Revised SSMU budget defers projected 2014 deficit

The Students’ Society of McGill University’s (SSMU) Council has approved a revised 2013-2014 budget that broke even after initial projections forecasted a $90,000 deficit from last fiscal year.

According to the budget presented at Council last Thursday, SSMU currently projects a surplus of $50,000 for fiscal year 2014. The $50,000 surplus will be transfered into the Capital Expenses Reserve Fund (CERF).

The approved budget does not account for capital expenditures—long-term expenses such as software and equipment. According to Vice-President Finance and Operations Tyler Hofmeister, SSMU will be spending more than the $50,000 on capital expenditures this year, which means there is a potential risk of deficit in future years.

SSMU President Katie Larson told the Tribune that SSMU will have to take  measures to address the potential future deficit.

“The rent [of the SSMU Building] is increasing while tenant revenue is decreasing, allowing for more student space, but at a cost,” she said. “This indicates that the SSMU base fee will be raised to reflect the situation, because at its current state it is dire and unsustainable.”

Hofmeister said another option is to change the SSMU investment portfolio into an endowment fund.

“This means that a certain amount [….] will be taken from the investment portfolio each year to help pay for capital expenditures,” he said.

Last year’s projected deficit is largely a result of ongoing negotiations with the McGill administration regarding the SSMU Building lease, which has been under negotiation since Fall 2011.

Other increased building costs include rent for the building and lost revenue from tenants who have terminated their leases, such as Lola Rosa and Voyage Campus. The building budget, which comprises all expenses and revenues generated by the SSMU Building, has a deficit of $437,360.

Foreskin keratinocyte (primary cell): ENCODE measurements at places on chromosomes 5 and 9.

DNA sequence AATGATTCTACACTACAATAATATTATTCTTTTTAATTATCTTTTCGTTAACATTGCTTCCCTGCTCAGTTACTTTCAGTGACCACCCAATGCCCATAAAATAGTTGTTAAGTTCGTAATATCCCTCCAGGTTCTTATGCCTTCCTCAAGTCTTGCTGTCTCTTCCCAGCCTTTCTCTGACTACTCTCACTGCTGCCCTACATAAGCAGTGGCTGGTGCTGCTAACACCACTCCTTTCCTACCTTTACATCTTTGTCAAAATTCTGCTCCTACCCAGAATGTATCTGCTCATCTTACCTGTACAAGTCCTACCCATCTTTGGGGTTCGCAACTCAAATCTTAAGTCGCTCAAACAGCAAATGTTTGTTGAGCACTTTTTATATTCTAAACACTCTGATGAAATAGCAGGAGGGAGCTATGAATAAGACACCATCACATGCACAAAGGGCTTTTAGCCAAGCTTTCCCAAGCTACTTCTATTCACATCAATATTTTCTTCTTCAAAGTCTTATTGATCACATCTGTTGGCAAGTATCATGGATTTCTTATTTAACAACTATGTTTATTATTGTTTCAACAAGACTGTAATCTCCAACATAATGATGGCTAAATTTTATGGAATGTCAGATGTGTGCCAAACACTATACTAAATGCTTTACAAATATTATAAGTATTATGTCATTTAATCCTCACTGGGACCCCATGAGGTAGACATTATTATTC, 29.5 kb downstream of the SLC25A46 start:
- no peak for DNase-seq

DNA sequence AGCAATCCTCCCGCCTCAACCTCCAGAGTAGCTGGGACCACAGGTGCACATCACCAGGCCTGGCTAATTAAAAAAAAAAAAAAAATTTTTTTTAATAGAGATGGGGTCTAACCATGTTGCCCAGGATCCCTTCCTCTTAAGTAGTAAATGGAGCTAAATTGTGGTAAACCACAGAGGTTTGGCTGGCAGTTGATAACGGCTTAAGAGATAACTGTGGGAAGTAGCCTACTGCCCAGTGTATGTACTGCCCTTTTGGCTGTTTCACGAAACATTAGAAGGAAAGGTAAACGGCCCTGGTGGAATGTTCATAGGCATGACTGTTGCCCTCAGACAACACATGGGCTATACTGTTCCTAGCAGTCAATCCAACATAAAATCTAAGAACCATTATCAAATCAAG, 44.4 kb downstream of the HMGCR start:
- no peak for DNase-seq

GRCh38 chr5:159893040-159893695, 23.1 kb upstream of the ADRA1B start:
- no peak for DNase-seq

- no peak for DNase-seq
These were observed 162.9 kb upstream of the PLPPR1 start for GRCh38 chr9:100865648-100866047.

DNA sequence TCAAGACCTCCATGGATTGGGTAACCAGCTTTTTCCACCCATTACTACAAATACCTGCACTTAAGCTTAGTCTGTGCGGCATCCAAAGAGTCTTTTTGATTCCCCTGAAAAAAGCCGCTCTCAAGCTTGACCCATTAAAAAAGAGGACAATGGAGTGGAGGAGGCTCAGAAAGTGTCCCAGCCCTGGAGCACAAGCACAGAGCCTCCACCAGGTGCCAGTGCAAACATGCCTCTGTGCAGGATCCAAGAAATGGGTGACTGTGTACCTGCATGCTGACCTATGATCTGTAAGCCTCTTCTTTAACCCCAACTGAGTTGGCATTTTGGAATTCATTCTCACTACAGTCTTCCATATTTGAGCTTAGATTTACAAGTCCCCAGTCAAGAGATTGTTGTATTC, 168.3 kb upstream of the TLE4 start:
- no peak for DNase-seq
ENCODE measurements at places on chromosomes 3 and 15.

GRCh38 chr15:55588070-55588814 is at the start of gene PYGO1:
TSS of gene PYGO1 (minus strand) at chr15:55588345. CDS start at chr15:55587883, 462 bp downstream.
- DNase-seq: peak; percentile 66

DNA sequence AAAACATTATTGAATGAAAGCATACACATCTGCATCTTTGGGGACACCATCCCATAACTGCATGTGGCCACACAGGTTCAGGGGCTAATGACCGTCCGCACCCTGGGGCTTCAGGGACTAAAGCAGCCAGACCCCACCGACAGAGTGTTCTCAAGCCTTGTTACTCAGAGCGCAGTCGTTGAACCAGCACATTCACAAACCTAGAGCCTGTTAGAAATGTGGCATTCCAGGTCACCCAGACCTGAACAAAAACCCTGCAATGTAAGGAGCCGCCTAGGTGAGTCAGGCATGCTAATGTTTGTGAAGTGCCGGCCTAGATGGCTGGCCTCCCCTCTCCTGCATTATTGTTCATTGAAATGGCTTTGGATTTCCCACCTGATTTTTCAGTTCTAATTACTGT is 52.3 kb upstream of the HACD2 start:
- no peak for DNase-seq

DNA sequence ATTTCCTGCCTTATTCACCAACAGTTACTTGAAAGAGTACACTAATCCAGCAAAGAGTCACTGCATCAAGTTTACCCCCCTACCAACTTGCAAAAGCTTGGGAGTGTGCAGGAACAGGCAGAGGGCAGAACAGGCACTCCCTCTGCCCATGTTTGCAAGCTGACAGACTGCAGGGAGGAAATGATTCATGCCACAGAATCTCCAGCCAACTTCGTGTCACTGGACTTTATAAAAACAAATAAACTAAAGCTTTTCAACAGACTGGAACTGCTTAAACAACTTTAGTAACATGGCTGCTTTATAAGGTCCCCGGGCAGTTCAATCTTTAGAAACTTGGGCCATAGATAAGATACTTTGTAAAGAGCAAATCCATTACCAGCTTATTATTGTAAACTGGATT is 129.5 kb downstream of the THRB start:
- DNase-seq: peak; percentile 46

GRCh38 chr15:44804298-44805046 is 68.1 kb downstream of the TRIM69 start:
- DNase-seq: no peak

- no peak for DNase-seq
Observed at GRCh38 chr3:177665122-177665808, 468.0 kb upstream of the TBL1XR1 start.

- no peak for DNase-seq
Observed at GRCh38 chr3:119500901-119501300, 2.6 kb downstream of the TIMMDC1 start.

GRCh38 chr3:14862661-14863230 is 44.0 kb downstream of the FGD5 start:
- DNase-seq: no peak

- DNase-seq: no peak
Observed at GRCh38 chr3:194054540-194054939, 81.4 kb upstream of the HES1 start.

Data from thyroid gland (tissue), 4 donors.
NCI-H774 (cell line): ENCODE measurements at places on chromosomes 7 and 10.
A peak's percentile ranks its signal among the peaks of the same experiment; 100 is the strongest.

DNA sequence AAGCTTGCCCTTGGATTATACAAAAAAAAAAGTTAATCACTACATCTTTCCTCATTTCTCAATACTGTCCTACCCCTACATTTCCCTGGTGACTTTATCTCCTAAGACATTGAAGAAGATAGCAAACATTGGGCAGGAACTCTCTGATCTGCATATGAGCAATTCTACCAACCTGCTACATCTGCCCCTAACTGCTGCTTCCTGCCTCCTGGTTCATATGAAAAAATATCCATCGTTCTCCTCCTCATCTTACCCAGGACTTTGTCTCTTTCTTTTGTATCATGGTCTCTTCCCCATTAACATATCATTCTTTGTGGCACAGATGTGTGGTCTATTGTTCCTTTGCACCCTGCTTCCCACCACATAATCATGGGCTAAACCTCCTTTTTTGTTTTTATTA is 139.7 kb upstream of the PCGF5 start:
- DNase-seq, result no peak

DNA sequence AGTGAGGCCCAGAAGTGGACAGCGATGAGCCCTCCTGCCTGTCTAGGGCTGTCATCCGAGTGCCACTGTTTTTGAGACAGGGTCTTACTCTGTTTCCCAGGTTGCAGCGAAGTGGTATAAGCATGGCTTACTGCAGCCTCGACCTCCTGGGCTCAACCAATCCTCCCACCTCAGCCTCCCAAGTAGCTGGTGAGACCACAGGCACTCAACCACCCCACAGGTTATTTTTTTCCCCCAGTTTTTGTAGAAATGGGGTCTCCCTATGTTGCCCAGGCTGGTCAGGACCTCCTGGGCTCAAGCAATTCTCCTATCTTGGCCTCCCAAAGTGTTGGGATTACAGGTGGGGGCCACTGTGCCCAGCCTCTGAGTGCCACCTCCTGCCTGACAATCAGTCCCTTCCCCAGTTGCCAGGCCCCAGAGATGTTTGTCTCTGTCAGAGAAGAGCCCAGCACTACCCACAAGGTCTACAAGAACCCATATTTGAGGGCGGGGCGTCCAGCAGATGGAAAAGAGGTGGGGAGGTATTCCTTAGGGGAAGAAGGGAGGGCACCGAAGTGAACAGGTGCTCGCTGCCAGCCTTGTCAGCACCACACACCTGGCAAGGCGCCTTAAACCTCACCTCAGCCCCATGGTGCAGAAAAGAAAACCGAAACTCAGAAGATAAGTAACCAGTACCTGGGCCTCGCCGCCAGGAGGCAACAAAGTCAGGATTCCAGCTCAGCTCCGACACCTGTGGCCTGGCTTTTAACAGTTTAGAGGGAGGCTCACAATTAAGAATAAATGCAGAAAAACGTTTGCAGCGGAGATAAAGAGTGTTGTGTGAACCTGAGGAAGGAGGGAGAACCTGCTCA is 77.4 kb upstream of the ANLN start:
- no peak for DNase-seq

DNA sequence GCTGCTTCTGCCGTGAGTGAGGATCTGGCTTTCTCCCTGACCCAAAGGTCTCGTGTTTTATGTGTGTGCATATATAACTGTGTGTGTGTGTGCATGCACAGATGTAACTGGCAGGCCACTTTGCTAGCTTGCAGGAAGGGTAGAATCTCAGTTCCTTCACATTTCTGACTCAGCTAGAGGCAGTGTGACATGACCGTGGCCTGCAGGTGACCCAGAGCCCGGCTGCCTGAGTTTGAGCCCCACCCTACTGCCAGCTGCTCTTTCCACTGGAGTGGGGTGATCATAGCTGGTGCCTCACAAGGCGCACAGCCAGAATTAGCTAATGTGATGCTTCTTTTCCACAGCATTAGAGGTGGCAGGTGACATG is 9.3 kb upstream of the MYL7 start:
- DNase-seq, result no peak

To account for the incoming projected deficit from last year, the various categories of SSMU’s overall budget, including the personal executive committee budget, the building budget, and the club fund has been drastically reduced from the initial version of the budget. These include expenses involving general administration, information technology (IT), office supplies, travelling and conference fees, and telephone bills.

“As we knew we were beginning with a deficit, preliminary cuts were made during the revision process where departmental officers were asked to analyze their budgets, reduce excess spending, and improve the overall accuracy of their budgets,” the budget report reads.

The general administration budget, overseen by SSMU General Manager Pauline Gervais, represents the largest portion of the budget. It includes all salaries for SSMU staff, bank fees, and legal fees. Salaries, which represent the largest expense of SSMU, underwent large cuts.

“Student salaries have been reduced by 10 per cent to reflect the fact that only 90 per cent of budgeted hours for student staff are worked,” Hofmeister said.

In addition, each executive’s budget has been reduced by $1,000 from last year.

The IT budget includes expenses related to the SSMU website, computer software, repairs and maintenance, contract services, hardware purchases, and the Old McGill yearbook.

“It is worth noting that in the initial budget, the IT department was budgeted at over $70,000 and has since been cut to […] about $17,300.” Hofmeister said.

In addition, this year’s frosh ran a $21,000 deficit, mainly due to SSMU’s failure to account for taxes in their sponsors’ quotes.

“The most significant changes between the [frosh] budget that was used and the actuals come from an over-estimation of sponsorship,” Hofmeister said. “[Sponsors] didn’t include the taxes we were charged on sponsorship commission, which over-inflated this figure by about $10,000.”

 

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